1“Tell your clients to feed their animals a good commercial pet food and to avoid table scraps” These words, according to Dr Richard Pitcairn summed up the instruction he’d received on pet nutrition for his entire time in veterinary college!
His first job found Pitcairn in a busy practice that handled small and large animals. It soon became clear that the optimistic predictions of great results from an arsenal of drugs and surgical techniques in which he was trained, represented a disconnect from what he was experiencing. In spite of his best efforts, many animal patients failed to show significant improvement.
In search of answers, Pitcairn providentially received an offer to teach in a veterinary college. That move soon led to him resuming his own studies, digging deeper into the science behind veterinary practice. After 5 years, and getting his PhD degree, the answers he was looking for still eluded him. So began a lifetime pattern of reading broadly on matters of health, nutrition and immunity. He’d try out alternate approaches on himself; then with initial successes using a more holistic approach Pitcairn started using homeopathy and healthier, often raw, foods with family members and pets.
Many of the results were dramatic including his own health and wellbeing. He started to feel younger, and more alert and alive, on the new food regimen.
As a result, Dr Pitcairn came to believe that proper nutrition is the true foundation of all health and healing. Introducing a natural diet to his veterinary clients for use on their pets he soon found the results in these animals 2“nothing short of amazing”!
What’s Wrong With Commercial Pet Food
Pitcairn notes that in the USA we now have 70,000 chemicals in use, many of which effect the food-chain. This problem, serious as it is for human grade commercial food, is typically exacerbated with pet foods. They are usually over-processed, denatured, and contaminated with meat byproducts. A 3list of undesirable things in these foods follows:
Toxic products from spoiled foodstuffs
Pesticides and herbicides
Artificial colors, flavors and preservatives
Bacteria and fungi contaminants
He’s convinced that many chronic and degenerative diseases so common today can be attributed in one degree or another to poor diet.
If one attribute stands out in the approach Dr Pitcairn has developed for feeding pets, it is that he tries to balance nutritional requirements, quality of ingredients, cost, and accessibility. Acutely aware, as we must be, of the environmental pollutants that find their way into the food chain, he tries to reduce exposure to food items which may be most effected. This consideration assumes particular importance when it comes to the various meats that we may feed our animals.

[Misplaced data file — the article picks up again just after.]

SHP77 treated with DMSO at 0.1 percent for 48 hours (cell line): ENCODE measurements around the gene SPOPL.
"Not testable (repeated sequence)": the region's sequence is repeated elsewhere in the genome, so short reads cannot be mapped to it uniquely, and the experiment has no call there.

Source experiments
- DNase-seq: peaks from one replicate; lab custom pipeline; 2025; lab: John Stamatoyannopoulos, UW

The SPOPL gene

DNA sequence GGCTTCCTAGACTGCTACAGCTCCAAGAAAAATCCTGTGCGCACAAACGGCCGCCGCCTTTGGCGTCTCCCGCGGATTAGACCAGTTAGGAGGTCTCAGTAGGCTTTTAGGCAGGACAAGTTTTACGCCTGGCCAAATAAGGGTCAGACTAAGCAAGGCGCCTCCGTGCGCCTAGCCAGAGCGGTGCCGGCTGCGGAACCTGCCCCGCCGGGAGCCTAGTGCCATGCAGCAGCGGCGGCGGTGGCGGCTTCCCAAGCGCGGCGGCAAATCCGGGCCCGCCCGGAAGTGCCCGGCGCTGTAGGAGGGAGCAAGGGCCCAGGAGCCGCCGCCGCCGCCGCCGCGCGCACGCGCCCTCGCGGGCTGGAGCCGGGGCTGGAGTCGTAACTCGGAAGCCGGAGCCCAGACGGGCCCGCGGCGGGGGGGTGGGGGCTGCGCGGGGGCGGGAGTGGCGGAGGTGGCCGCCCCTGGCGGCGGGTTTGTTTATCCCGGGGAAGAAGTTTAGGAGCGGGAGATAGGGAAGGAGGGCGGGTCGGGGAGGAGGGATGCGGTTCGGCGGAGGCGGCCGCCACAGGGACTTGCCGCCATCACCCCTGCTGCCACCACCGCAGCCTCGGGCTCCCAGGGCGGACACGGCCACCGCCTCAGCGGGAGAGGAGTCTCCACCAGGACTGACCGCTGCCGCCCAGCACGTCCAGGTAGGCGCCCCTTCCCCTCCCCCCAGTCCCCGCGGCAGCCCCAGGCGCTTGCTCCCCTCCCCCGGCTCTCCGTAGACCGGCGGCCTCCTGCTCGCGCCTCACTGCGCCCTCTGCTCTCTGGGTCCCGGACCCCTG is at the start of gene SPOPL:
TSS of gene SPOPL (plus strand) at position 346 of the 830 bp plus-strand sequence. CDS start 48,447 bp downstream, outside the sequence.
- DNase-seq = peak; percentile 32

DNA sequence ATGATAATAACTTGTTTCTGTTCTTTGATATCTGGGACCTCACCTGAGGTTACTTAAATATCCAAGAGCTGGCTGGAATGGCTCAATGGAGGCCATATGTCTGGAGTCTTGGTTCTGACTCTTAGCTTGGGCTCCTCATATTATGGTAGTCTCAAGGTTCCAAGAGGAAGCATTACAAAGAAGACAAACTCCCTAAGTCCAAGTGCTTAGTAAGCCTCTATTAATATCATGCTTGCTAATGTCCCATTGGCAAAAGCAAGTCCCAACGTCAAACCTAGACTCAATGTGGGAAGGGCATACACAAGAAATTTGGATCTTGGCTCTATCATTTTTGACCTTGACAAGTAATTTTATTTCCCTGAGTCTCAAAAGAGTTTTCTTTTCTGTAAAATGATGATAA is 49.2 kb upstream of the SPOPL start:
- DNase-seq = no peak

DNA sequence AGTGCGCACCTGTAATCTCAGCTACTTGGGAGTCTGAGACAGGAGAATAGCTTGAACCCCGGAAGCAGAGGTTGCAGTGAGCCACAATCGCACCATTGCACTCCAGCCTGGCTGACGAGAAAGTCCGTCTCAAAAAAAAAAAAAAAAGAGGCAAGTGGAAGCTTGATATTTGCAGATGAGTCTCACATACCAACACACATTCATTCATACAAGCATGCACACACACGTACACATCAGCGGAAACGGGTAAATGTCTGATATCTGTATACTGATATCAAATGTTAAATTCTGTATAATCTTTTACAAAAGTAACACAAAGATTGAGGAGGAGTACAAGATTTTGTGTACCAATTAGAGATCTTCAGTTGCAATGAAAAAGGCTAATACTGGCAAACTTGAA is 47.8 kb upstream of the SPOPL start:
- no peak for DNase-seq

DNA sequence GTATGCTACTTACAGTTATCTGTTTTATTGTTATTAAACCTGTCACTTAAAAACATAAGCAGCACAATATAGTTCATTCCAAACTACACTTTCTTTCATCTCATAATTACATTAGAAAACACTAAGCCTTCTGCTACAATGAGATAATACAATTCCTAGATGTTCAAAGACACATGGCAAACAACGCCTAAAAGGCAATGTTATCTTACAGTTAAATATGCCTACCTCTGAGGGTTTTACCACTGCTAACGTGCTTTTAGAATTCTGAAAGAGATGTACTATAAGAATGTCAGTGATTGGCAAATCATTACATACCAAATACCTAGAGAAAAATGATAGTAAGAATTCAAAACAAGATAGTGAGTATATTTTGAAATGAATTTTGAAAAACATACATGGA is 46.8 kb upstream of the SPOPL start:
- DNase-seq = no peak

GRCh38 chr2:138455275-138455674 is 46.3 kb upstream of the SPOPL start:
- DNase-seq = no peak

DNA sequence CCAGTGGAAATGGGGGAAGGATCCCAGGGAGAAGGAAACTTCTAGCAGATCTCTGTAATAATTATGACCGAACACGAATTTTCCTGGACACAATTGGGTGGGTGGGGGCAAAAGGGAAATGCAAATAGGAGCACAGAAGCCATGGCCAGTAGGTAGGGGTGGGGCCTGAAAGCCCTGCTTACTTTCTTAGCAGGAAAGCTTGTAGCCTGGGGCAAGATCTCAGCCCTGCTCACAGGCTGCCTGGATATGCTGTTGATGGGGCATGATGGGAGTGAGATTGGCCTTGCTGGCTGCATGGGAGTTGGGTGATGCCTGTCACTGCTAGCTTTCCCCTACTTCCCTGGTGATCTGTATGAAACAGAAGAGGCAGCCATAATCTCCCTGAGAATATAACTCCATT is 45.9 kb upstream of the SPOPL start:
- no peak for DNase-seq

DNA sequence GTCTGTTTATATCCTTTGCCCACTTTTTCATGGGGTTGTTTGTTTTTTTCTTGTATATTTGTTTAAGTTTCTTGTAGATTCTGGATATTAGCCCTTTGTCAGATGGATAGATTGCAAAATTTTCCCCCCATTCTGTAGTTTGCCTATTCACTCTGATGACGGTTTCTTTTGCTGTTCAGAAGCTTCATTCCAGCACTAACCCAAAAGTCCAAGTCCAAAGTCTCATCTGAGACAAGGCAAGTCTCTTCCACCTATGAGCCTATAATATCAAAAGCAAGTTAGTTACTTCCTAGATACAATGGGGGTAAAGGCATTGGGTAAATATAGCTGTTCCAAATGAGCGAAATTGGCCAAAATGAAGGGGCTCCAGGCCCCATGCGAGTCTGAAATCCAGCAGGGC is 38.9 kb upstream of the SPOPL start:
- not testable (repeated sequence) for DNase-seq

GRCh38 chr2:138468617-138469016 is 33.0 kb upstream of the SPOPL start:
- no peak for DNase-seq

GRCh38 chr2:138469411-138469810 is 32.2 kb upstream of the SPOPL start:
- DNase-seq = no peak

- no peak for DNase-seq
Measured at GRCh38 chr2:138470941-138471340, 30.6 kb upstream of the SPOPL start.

Meat: The Problem of Chemicals
Chemical accumulations in commercially-reared meat is one of the biggest concerns in feeding our dogs. Emulating the natural diet, as we’ve noted in our study of raw food – see article Raw Food Diets for Dogs – typically calls for more, not less, meat than the average commercially-produced foods. So, it is disturbing to note that the more meat they eat, the greater the accumulation of potentially toxic substances in the dog’s body.
Nevertheless, in spite of this problem, a largely raw diet which includes whole, unprocessed, meats has again and again shown itself to be far more healthy for dogs than commercially produced dog foods.
Combining Meat With Other Proteins
Pitcairn takes the approach that reducing the meat component and adding carefully selected grains and legumes which are high in protein, to make up the difference, actually provides a double advantage: First, less meat means less chemical accumulation. Second, these alternate protein sources result in a diet that is less rich than one where meat alone is relied on to provide the required protein.
He makes the case that canines in the wild expend far more energy in the course of their lives than the majority of domesticated dogs. Thus, he reasons that our pets will do better on the less rich diet that comes from reducing the meat quantities.
Dr Pitcairn’s Complete Guide…
I want to wrap up by pointing to this excellent publication: Dr. Pitcairn’s Complete Guide to Natural Health for Dogs & Cats. The print version has more than 450 pages. It’s a comprehensive volume which includes plenty of details on what we’ve touched on above, along with a number of recipes which will prove immensely helpful for those interested in preparing healthy meals at home for their dogs.
Click the link below to go to the appropriate Amazon page for more details:
1Dr Pitcairn’s Complete Guide to Natural Health for Dog’s & Cats, Third Edition, page 5
2Ibid, page (whoops – I neglected to record the page#; will put it in when I find it!)
3Ibid, page 16